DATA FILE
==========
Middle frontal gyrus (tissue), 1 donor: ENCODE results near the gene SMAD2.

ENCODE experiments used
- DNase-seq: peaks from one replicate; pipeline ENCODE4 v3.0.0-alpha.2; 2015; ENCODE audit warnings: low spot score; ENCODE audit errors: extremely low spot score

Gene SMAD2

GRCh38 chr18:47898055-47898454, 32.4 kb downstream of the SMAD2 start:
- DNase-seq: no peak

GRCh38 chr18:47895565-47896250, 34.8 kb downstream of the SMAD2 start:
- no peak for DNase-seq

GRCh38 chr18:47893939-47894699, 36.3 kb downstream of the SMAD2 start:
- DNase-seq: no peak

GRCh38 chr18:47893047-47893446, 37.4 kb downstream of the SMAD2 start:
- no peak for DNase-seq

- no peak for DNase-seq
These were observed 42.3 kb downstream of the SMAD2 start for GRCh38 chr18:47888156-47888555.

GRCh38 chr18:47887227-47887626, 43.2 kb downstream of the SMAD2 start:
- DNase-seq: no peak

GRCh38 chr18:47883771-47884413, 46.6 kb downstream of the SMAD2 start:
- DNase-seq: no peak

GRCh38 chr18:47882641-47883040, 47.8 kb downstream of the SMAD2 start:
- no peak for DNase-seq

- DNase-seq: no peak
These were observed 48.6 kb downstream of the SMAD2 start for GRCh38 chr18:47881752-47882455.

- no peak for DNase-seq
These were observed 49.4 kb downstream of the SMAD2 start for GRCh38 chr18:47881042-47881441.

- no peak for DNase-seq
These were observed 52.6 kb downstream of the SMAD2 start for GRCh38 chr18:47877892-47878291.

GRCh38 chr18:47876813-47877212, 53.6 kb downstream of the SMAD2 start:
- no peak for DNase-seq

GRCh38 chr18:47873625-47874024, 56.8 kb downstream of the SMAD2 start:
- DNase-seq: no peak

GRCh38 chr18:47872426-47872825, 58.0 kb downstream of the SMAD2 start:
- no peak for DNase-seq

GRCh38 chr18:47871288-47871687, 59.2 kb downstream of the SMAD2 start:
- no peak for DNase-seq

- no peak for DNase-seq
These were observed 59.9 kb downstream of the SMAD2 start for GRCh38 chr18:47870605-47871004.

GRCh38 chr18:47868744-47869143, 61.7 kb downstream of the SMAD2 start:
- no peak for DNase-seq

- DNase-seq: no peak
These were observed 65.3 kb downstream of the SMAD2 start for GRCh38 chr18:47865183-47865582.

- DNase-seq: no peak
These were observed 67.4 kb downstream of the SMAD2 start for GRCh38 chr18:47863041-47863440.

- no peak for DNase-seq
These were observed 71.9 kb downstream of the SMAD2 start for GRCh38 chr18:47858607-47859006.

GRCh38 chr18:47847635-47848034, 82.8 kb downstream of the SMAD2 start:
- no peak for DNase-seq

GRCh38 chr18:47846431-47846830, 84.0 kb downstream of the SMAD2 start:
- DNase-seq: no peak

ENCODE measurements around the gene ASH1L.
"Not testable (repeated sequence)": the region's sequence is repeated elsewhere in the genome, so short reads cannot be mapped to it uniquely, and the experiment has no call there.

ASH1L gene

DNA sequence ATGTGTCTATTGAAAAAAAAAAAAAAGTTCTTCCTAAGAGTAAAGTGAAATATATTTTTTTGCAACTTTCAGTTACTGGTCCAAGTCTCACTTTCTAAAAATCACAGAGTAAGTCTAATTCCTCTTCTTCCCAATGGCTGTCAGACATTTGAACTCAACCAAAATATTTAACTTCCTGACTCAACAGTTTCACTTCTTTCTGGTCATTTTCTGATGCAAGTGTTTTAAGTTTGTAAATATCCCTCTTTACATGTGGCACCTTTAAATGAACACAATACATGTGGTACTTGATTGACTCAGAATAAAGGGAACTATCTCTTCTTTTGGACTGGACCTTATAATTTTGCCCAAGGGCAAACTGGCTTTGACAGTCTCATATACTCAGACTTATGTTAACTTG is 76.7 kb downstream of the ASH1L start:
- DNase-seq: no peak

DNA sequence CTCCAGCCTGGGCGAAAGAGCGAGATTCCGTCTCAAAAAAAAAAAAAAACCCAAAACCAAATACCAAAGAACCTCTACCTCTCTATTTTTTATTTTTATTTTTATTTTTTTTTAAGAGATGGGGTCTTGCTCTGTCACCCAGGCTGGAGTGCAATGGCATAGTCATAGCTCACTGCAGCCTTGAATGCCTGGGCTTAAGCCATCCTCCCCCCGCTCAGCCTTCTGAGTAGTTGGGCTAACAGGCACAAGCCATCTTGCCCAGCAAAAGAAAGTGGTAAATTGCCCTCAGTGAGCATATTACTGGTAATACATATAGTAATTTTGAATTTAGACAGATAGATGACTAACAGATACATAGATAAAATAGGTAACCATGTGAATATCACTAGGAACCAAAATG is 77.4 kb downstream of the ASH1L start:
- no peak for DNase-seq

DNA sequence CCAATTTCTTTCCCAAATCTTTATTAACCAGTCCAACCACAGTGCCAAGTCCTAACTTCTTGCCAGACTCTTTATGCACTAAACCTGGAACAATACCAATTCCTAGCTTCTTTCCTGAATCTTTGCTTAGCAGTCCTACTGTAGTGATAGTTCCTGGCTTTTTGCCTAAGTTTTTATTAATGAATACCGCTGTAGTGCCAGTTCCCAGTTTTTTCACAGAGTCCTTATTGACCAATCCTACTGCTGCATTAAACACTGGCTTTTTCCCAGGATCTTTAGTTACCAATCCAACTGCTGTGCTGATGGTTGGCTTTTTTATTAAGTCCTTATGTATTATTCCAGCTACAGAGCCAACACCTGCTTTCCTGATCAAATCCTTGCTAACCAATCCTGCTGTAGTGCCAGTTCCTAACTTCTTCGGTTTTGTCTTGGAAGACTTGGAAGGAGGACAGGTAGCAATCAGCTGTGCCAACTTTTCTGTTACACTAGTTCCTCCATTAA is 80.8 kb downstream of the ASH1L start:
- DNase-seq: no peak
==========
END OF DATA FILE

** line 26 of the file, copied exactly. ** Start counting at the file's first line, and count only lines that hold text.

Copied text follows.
These were observed 52.6 kb downstream of the SMAD2 start for GRCh38 chr18:47877892-47878291.